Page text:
JUST two days after the Northern Territory Labor Government's new ministry was sworn in last week, they were under attack from the environmental lobby.
Following his first cabinet meeting last week, Chief Minister Michael Gunner announced there would be a moratorium on the practice of fracking in the NT.
Mr Gunner made the announcement at the South East Asia Australia Offshore and Onshore Conference being held in Darwin.
But while the announcement came as no surprise to the oil and gas industry, Frack-Free NT criticised the move, labelling it a "betrayal".
In a statement, the Lock the Gate Alliance said the Chief Minister's announcement was "a limited fracking moratorium" that "falls far short of his election promises and will allow extensive shale gas activities and corehole drilling to continue across the Territory".
"Before the election, Territory Labor had a fracking policy that said: 'Territory Labor will implement a moratorium covering all unconventional gas prospecting exploration and extraction activities'.
"Now, after the first cabinet meeting of the new Labor Government, the promise has been wound back to a moratorium that only covers the process of hydraulic fracturing, giving a green light to all prospecting and other shale gas exploration activities."
Naomi Hogan, from NT Lock the Gate, said the move was a "backflip".
"It's now clear that Territory Labor has backflipped on their election promise for a total pause on all unconventional gas activities," Ms Hogan said.
"This barely-there fracking moratorium is a betrayal to all the people that voted for Labor because they had promised a full pause on the gas fracking industry in the Territory."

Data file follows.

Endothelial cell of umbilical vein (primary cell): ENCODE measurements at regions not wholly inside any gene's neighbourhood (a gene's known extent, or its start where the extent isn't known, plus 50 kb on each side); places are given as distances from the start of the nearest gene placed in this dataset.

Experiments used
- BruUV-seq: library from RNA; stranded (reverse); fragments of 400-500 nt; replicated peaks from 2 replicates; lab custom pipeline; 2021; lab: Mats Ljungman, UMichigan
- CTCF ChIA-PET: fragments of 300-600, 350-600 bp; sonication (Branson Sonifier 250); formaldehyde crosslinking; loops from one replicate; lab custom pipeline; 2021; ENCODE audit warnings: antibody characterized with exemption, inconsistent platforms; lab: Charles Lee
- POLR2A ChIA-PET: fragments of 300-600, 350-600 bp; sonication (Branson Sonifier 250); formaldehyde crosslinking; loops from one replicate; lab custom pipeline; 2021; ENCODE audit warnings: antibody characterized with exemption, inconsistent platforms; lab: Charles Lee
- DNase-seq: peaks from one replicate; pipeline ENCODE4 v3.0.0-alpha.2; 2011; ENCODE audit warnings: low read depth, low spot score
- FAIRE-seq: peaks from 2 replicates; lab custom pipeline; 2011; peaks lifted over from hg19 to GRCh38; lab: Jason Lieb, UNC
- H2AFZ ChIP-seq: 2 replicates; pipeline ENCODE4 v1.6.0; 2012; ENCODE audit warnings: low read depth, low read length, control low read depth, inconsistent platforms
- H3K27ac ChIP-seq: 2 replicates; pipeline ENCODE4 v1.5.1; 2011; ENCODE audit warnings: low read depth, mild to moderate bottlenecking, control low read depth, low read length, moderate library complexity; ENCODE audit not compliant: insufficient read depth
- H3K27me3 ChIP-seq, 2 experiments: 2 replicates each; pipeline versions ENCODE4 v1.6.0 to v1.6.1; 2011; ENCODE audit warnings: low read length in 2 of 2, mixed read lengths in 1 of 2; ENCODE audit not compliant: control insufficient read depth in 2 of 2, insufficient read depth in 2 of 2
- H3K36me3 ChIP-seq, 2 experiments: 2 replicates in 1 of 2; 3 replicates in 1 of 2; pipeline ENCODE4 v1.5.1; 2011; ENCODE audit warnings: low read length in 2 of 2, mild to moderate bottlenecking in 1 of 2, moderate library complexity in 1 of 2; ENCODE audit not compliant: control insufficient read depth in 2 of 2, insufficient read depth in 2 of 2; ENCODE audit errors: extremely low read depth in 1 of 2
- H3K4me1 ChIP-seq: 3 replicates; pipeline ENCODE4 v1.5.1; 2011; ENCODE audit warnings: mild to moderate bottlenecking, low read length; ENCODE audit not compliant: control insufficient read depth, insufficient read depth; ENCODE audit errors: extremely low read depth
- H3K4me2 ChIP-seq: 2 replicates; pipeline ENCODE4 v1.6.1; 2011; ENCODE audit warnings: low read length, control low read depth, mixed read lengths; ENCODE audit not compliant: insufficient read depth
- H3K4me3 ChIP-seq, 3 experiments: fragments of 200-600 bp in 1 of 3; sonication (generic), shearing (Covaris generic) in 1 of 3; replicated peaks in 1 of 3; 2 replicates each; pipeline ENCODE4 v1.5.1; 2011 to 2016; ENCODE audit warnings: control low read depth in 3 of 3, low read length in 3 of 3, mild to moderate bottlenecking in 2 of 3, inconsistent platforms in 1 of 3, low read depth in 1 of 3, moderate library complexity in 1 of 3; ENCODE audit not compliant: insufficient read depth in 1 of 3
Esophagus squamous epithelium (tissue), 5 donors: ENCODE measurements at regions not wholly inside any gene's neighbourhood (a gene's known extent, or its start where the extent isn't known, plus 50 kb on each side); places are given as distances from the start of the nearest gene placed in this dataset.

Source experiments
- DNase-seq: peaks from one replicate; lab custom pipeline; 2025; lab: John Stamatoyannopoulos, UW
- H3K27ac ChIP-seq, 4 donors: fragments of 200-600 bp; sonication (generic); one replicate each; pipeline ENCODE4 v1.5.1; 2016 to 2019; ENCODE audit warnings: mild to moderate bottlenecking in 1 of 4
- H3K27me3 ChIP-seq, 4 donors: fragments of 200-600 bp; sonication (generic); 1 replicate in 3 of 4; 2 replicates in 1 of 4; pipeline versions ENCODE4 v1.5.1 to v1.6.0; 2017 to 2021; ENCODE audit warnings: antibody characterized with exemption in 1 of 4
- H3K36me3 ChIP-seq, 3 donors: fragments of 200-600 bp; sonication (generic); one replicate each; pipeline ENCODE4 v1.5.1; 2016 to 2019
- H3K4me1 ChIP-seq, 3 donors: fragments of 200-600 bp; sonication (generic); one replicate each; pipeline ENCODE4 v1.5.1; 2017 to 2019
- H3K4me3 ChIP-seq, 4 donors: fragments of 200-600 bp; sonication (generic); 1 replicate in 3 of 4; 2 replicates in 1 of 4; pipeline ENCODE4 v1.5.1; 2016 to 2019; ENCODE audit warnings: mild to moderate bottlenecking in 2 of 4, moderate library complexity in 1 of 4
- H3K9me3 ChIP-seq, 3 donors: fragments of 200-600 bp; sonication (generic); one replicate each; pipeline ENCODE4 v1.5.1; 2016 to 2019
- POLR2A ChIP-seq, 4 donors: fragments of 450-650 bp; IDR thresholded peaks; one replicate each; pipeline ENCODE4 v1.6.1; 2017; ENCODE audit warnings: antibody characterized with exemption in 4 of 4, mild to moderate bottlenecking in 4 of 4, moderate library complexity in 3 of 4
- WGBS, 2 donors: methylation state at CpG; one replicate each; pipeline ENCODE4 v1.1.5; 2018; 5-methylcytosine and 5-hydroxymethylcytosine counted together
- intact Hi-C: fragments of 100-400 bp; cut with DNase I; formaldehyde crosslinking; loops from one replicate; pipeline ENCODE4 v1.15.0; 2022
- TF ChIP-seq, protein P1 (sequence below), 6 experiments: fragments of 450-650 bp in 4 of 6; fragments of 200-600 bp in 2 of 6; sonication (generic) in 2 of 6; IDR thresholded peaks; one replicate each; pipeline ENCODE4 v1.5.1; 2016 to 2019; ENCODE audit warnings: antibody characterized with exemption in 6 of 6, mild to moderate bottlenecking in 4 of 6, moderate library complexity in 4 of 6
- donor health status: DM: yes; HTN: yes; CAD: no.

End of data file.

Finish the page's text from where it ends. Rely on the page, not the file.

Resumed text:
She said the Chief Minister's decision meant pastoralists and farmers across the Territory would still have to deal with gas fracking companies pushing onto their land to clear for seismic surveys and core hole drilling.
Soon after the statement was issued by Frack-Free NT, the Chief Minister refuted the claims.
He said claims made that Territory Labor had not fulfilled its commitment to implement a moratorium on fracking were wrong.
"We have implemented a moratorium on hydraulic fracturing for exploration and extraction across the whole of the Territory, while an independent scientific investigation and public consultation is undertaken," the Chief Minister said.
"It is exactly what we promised to do before the election.
"And it's exactly what I announced."
And that announcement was specific.
The moratorium came into effect on Wednesday last week, with the government announcing it "will not approve the process of hydraulic fracturing across the entire Northern Territory".
"Territory Labor was clear about our policy of a moratorium on fracking and the election result is a clear mandate to implement it," Mr Gunner said.
"We heard loud and clear the concerns of everyday Territorians, pastoralists, amateur and commercial fishermen, tourism operators, traditional owners,indigenous rangers and environmental groups.
"It's clear that Territorians are concerned about the effects of fracking on our land, water and environment. My government is acting on those concerns."
As part of the moratorium, a thorough investigation into the effects of fracking will take place.
The government said this investigation would be undertaken by an expert panel, with expertise in geology, ecology, hydrogeology, ecotoxicology, geochemistry and environmental regulation.
Draft Terms of Reference for the fracking inquiry have also been released, which will be open for public comment for four weeks.
Even while maintaining its opposition to the fracking moratorium, the Australian Petroleum Production and Exploration Association (APPEA) was happy with the government's announcement.
In a statement APPEA said: "The new Northern Territory Government has had a clear policy of imposing a moratorium on the use of hydraulic fracturing to develop the Territory's onshore unconventional gas resources.
"APPEA has argued against the moratorium, but is pleased that the government is moving quickly to establish the framework for the review of the policy."
APPEA's director for the Northern Territory Matthew Doman said the industry would take time to review the draft terms of reference, but would support the inquiry and collaborate with it to ensure that information considered was factual, complete and relevant to proposed development in the NT.
"We acknowledge the new government's policy reflects concern in the community over the industry's impacts - all too often stirred up by the false and exaggerated claims of opponents," Mr Doman said.
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